[Abstract on testosterone research...hinting at how mind overtakes matter...and how the sexes have subtle connections they aren't consciously aware of]
The individual time patterns of salivary testosterone of adult healthy men, self-reported sexual behavior and their co-occurrence with regular weekly or monthly intervals were studied. Twenty-seven volunteer males (mean age 33 +/- 1 years) collected daily morning saliva over a period of 90 days. Evening questionnaires provided daily information on sexual activity. From the saliva, testosterone immunoreactive substances were determined using enzyme immunoassay. To detect events in which increases of testosterone were associated with sexual activity and at the same time controlling for regular internal patterns in men, data were analyzed using Theme software. First results indicated a varying number of complex nonrandom interaction patterns of testosterone with sexual activity, but also with weekly (i.e., Saturdays) and monthly intervals (i.e., 28-day full-moon intervals).
The social context of the occurrence of specific pattern combinations was elaborated using parameters from the men's self-reported general life history profiles. Peak hormone levels occurred around weekends in the majority of the males.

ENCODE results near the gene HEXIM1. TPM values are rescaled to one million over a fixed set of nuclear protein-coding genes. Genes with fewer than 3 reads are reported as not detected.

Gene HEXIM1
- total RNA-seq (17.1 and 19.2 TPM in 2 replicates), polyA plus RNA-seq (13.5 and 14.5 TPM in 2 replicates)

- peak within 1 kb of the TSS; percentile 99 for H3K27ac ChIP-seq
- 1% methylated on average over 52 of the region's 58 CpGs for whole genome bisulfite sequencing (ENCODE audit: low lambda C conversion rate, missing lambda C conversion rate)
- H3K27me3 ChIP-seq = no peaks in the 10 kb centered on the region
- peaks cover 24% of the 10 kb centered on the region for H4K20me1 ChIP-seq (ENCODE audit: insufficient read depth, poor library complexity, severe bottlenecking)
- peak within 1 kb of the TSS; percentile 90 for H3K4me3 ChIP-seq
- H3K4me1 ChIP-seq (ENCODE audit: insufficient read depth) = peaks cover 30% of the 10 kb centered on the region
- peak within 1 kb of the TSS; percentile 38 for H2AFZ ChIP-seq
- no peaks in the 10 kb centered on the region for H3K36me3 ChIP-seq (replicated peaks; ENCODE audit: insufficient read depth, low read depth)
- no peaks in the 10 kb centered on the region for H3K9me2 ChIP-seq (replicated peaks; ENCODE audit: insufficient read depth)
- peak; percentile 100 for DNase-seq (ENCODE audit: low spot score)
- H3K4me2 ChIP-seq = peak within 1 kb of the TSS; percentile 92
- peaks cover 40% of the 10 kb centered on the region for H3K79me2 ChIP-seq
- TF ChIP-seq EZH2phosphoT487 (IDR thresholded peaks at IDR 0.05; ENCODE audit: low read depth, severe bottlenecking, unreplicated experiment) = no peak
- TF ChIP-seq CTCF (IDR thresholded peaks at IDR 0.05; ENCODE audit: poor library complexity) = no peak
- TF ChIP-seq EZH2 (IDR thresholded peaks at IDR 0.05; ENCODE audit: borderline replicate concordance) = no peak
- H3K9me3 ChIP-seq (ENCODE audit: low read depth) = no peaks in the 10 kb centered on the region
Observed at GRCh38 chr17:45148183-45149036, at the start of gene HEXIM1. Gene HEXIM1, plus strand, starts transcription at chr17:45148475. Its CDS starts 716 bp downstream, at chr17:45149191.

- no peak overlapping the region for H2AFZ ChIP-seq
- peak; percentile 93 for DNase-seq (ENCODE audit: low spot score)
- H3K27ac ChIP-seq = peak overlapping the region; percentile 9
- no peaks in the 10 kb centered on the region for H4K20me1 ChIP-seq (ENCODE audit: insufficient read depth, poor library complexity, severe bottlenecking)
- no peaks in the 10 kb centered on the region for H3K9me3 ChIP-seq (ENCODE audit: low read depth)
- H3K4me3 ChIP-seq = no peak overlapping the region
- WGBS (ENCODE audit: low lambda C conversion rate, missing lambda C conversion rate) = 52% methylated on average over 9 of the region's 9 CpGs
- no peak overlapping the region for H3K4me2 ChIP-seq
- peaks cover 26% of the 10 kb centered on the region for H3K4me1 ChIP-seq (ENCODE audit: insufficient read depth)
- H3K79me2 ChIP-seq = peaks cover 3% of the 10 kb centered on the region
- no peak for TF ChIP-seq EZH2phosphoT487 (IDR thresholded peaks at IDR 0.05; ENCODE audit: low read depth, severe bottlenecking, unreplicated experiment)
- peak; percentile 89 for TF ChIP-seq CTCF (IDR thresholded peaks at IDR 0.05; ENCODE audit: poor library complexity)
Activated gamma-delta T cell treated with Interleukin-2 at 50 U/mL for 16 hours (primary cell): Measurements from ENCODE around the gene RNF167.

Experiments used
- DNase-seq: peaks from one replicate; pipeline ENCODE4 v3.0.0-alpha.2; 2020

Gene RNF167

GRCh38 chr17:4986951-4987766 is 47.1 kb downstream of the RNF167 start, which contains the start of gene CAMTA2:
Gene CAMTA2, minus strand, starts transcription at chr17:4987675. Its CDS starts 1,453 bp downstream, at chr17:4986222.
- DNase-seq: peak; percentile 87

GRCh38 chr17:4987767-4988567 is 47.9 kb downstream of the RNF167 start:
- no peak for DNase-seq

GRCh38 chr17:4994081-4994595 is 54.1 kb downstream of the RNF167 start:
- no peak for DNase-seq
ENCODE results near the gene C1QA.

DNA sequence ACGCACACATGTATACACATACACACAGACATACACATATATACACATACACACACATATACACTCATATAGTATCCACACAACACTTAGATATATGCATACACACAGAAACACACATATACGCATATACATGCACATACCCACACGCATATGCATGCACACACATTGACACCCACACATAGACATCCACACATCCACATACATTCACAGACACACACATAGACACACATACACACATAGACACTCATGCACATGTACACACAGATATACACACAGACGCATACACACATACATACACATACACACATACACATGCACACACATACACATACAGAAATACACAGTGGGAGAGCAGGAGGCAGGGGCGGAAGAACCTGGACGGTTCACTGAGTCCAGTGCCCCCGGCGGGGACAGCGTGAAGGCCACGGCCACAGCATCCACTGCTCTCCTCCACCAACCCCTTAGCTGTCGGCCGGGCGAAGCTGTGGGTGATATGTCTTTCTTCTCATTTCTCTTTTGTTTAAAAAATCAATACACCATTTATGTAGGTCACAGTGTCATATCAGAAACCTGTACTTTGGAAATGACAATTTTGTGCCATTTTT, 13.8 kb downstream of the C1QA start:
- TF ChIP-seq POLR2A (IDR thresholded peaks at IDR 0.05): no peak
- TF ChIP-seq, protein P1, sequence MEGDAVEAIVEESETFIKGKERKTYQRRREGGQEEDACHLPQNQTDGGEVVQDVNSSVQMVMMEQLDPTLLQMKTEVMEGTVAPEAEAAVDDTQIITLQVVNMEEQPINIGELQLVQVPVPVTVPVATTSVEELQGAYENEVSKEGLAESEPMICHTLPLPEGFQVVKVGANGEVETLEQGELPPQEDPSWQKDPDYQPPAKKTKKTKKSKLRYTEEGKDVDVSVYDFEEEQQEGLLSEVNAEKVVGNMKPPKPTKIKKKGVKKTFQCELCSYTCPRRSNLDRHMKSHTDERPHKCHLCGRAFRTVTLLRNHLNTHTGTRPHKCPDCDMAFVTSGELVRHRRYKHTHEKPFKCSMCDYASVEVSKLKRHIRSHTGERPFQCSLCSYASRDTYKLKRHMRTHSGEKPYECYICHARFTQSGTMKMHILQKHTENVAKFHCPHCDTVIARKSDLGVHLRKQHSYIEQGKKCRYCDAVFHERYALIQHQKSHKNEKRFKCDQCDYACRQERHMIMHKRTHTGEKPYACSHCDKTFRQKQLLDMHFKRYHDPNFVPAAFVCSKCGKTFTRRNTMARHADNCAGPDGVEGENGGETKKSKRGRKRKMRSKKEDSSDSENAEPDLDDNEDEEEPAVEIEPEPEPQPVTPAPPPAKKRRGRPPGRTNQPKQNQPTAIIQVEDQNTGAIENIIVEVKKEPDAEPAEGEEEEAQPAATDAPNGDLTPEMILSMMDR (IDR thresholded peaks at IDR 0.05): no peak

The 28-day monthly interval coincided with testosterone peaks only in those of the paired men who reported a current wish for children ("prospective fathers"), but not in unpaired men or in those who did not wish to have children with their current partner.
Rather than representing a direct regular pattern of the male testosterone per se, the observed patterns suggest that men have the facultative potential to adjust their testosterone responses to their female partner's cycle. In line with the interactions between behavior and androgens observed in vertebrates in general, this study adds an example of the mutual character of hormone-behavior interactions and, thus, for the social context of testosterone patterns in human males.
Hirschenhauser K, Frigerio D, Grammer K, Magnusson MS.
Horm Behav. 2002 Sep;42(2):172-81.
Instituto Superior de Psicología Aplicada, Unidade de Investigação em Eco-Etología, Lisbon, Portugal. email@example.com